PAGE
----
Monday, October 08, 2018

1,466 Confederate regiments....

Company K, 4th Georgia Infantry. 

   Last night, during my facebook live Sunday Night History discussion, I mentioned about how we really don't know how many Confederate regiments or separate organizations there were during the war. In William Fox's Regimental Losses in the American Civil War, published in 1889, he advances the number of 1,069 regiments, battalions, or batteries of infantry, cavalry, and artillery. Fox writes that there "were all troops of the line, and they served during the whole, or greater part of the war. The number does not include regiments which served a short time only; neither does it include disbanded or consolidated regiments, nor the State militia, Junior Reserves, Senior Reserves, Home Guards, Local Defense regiments, and separate companies."

   Looking at Joseph H. Crute, Jr.'s Units of the Confederate Army, I find 1,324 Confederate regiments, battalions, or batteries of infantry, cavalry, and artillery. Crute does include, at least in North Carolina, the junior reserves, but not the senior reserve companies.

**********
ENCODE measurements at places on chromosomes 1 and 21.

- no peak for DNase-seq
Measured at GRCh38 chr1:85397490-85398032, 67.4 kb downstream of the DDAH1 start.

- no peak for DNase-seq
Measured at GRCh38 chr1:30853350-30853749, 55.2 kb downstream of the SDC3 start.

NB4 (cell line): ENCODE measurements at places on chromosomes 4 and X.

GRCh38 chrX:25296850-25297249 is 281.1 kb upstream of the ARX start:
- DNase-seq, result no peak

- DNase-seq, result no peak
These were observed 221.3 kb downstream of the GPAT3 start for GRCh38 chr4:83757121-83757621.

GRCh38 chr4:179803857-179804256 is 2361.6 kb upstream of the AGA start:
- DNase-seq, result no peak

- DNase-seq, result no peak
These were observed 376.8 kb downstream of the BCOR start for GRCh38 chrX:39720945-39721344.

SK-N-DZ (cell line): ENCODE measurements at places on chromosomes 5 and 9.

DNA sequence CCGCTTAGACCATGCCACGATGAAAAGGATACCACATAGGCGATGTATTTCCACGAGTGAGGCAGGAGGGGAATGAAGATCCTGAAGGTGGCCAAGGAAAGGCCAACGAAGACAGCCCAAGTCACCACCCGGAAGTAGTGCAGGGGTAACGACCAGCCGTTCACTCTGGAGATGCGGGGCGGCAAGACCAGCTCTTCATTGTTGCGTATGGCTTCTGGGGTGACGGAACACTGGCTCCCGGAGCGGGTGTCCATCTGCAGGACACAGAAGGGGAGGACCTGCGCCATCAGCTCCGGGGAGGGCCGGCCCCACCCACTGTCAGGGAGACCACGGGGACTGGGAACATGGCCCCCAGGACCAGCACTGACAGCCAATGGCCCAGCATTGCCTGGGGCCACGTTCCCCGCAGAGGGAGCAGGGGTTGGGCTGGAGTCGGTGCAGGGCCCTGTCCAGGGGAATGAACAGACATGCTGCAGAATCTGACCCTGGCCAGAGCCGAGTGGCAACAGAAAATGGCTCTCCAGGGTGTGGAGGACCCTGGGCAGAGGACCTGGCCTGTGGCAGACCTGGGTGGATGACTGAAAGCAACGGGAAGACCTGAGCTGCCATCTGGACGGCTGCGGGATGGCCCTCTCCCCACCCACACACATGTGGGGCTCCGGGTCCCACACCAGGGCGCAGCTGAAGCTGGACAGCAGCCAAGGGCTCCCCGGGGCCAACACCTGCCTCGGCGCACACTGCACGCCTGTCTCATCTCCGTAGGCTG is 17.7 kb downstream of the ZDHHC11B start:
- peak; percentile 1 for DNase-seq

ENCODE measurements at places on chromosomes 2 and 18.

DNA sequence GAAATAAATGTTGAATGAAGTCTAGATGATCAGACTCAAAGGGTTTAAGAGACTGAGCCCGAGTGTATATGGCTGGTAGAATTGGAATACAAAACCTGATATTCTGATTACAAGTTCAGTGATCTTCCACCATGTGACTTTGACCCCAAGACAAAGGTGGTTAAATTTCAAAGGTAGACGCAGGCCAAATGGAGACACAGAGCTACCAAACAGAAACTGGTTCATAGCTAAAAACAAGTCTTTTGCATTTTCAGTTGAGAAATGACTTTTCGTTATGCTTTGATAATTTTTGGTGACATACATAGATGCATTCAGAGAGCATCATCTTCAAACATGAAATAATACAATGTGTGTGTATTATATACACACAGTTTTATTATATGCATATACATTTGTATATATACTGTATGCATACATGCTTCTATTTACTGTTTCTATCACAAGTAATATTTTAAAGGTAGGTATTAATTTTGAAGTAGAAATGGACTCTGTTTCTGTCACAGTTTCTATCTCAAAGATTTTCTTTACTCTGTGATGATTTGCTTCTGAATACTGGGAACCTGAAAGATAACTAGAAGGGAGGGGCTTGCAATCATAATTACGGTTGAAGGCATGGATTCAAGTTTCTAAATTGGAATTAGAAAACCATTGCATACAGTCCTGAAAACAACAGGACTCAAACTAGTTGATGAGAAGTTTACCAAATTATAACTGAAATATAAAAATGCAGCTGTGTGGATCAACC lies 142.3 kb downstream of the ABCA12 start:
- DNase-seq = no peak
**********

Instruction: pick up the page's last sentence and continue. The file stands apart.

Going a step further, Stewart Sifakis's Compendium of the Confederate Armies: North Carolina (the only volume I have), lists 233 Confederate organizations from North Carolina. That differs somewhat from Crute. He only listed 91 separate organizations from North Carolina (compared with 240 for Virginia). Crute lumped all of North Carolina's  artillery batteries into their respective regiments - i.e., ten batteries in the 1st North Carolina Artillery. The 1st North Carolina Artillery never functioned as a regiment. If we subtract 91 from Crute's 1,324, and add 233, we have 1,466 regiments, battalions, etc. I wonder if, after going through Sifakis's other volumes, what number we might come up with?

   None of these numbers includes the militia and home guard battalions. Should they be included? Both the militia and home guard were used to enforce Confederate Conscription law. And at times, they battled regular Federal forces, such as the skirmish in Boone, North Carolina, on March 28, 1865.

Will we ever know how many Confederate regiments, battalions, or batteries of infantry, cavalry, and artillery there were during the 1860s? Probably not, but I'd like to come close.

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